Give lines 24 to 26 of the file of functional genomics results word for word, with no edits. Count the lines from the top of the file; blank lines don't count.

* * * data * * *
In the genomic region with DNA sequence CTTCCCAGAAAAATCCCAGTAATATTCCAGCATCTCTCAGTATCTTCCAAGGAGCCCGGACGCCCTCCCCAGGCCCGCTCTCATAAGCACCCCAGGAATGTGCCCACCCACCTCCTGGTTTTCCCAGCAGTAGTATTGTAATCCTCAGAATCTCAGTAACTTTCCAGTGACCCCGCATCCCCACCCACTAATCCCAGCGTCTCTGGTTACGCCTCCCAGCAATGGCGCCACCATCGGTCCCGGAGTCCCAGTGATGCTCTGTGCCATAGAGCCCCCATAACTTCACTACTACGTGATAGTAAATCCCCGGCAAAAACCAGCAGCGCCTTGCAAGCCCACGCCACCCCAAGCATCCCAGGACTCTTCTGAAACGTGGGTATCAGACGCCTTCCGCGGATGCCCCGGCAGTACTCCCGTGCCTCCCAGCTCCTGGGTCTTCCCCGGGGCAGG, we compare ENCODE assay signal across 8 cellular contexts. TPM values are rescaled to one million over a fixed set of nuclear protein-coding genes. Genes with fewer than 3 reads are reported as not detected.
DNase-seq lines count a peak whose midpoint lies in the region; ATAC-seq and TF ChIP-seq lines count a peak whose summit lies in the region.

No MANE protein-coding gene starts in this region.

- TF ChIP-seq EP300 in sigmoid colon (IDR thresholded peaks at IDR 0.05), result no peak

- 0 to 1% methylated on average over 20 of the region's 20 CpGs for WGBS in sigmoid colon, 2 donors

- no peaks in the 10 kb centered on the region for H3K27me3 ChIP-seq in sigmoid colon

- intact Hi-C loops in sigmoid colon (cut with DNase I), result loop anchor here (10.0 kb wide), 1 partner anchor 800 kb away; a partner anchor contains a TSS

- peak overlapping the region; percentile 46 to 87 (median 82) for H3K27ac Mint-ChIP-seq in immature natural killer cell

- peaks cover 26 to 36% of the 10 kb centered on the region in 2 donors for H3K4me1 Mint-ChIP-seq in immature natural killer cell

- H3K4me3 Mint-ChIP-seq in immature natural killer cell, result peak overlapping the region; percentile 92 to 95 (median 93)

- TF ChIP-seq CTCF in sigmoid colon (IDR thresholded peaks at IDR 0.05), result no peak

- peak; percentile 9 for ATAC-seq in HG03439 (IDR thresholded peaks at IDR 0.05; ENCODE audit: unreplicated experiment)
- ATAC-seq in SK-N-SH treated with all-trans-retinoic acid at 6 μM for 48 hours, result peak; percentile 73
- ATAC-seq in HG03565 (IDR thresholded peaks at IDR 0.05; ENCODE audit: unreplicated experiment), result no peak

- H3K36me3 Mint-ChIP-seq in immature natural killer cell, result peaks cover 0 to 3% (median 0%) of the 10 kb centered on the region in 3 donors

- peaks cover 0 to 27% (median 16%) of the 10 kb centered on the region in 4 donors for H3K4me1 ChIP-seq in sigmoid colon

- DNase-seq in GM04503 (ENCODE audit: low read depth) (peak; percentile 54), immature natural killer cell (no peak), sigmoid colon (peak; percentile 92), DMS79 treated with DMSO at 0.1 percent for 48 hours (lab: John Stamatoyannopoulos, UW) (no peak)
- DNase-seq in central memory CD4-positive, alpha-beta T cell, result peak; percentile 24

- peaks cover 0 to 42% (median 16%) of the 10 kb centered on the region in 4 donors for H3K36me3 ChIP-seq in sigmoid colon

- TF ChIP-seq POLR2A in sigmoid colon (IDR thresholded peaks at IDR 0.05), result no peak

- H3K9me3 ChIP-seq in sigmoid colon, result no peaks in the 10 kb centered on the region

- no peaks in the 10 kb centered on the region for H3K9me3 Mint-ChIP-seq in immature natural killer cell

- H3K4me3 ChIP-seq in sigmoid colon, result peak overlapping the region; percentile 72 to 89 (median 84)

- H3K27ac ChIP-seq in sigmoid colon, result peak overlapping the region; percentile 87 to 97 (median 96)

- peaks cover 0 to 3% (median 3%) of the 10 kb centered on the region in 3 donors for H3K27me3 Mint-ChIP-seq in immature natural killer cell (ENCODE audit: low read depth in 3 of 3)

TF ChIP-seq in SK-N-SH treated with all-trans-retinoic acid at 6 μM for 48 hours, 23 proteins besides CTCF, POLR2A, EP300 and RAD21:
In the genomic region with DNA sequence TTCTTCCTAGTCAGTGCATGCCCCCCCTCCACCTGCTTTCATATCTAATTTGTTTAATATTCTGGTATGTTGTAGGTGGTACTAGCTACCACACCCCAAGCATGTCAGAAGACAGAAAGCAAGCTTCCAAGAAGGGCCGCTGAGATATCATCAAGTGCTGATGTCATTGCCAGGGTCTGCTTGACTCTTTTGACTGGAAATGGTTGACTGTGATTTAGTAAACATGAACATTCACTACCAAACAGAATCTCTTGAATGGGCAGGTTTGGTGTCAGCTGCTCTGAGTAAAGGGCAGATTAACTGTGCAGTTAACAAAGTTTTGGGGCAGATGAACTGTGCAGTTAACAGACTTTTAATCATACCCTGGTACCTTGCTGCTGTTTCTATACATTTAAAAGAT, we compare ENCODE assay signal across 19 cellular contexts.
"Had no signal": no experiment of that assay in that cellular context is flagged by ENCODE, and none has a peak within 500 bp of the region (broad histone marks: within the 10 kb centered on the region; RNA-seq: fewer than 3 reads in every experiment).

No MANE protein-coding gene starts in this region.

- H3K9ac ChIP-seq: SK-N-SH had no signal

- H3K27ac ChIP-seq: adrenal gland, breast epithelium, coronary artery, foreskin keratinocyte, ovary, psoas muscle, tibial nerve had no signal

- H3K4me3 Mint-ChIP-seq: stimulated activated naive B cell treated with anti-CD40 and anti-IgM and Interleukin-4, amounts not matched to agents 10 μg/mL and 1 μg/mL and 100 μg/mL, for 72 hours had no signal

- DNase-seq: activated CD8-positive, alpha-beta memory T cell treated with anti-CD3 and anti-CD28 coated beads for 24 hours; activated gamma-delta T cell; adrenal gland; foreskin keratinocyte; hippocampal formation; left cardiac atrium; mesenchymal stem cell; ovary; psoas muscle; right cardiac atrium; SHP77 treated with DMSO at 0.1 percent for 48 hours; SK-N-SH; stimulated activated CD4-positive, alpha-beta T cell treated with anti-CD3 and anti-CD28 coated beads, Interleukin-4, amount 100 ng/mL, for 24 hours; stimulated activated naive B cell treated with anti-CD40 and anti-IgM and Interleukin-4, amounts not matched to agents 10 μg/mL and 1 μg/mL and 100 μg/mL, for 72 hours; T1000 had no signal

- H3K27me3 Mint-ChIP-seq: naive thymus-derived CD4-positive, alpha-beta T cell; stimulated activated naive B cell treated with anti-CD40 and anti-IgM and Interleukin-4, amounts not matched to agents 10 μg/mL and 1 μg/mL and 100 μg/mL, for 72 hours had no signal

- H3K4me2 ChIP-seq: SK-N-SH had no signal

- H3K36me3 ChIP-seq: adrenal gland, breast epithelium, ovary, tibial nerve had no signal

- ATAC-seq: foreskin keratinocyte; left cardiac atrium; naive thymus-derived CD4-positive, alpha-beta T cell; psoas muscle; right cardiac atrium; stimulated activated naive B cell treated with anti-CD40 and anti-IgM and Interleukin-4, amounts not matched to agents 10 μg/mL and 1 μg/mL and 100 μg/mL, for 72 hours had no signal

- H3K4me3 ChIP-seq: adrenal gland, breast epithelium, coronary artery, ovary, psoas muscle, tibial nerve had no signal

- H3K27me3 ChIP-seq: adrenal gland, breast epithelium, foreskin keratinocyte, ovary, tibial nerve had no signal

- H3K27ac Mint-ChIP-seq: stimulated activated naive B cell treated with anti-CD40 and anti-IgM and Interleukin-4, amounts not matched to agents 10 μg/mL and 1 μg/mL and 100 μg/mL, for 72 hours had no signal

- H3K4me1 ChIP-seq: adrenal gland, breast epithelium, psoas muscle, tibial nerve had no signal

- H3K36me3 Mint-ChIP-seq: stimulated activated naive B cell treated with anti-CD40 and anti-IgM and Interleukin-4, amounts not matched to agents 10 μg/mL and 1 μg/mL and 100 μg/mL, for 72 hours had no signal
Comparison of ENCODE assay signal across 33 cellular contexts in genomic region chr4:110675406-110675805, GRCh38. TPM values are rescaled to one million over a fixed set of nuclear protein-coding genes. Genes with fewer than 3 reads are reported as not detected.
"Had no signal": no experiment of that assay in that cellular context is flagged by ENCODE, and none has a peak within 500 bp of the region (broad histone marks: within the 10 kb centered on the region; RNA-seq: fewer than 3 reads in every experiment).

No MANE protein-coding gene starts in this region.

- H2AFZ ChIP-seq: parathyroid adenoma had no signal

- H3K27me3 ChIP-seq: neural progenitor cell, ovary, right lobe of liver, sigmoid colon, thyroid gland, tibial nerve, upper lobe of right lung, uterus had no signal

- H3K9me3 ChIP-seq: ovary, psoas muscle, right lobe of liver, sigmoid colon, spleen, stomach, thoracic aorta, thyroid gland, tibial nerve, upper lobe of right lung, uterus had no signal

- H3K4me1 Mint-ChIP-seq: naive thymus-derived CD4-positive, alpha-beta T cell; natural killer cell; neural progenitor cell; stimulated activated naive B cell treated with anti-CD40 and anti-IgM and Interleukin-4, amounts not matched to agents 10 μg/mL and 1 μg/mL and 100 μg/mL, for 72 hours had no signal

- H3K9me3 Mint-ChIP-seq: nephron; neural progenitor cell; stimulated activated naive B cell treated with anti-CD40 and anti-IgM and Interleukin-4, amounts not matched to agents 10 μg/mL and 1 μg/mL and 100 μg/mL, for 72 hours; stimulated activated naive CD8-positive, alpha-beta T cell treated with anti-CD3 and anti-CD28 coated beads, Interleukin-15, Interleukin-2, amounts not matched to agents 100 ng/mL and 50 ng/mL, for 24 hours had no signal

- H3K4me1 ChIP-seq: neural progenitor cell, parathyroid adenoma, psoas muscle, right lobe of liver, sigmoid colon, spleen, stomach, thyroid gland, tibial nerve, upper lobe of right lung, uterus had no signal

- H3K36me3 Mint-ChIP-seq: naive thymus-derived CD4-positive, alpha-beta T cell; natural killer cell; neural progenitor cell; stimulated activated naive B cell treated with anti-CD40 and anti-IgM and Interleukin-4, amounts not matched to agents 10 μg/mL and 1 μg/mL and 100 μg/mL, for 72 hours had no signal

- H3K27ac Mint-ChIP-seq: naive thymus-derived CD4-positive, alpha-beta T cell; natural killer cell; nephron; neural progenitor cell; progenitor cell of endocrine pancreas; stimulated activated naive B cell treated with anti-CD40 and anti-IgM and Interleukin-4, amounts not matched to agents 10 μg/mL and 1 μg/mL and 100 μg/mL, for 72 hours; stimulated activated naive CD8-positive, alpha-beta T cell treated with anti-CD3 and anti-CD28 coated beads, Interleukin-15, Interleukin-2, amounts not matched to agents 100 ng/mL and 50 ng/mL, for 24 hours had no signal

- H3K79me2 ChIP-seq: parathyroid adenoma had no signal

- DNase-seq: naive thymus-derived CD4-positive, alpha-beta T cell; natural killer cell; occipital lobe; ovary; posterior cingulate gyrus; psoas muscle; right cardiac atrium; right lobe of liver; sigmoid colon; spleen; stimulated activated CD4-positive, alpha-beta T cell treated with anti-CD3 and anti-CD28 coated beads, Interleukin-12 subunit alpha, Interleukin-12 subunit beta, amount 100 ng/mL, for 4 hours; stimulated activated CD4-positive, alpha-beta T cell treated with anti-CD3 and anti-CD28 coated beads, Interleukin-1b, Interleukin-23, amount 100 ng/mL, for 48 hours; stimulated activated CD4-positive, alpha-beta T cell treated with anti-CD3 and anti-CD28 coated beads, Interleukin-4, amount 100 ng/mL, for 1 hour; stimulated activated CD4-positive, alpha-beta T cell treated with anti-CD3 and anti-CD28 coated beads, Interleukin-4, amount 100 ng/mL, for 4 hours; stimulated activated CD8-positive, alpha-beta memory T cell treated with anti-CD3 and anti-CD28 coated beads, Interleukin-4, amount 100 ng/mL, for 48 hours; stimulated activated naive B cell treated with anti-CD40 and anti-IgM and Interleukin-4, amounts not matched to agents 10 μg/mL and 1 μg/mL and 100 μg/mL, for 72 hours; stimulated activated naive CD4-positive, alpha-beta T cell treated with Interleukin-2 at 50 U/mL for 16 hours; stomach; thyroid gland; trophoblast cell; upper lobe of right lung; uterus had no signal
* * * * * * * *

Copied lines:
- H3K27ac ChIP-seq in sigmoid colon, result peak overlapping the region; percentile 87 to 97 (median 96)

- peaks cover 0 to 3% (median 3%) of the 10 kb centered on the region in 3 donors for H3K27me3 Mint-ChIP-seq in immature natural killer cell (ENCODE audit: low read depth in 3 of 3)

TF ChIP-seq in SK-N-SH treated with all-trans-retinoic acid at 6 μM for 48 hours, 23 proteins besides CTCF, POLR2A, EP300 and RAD21: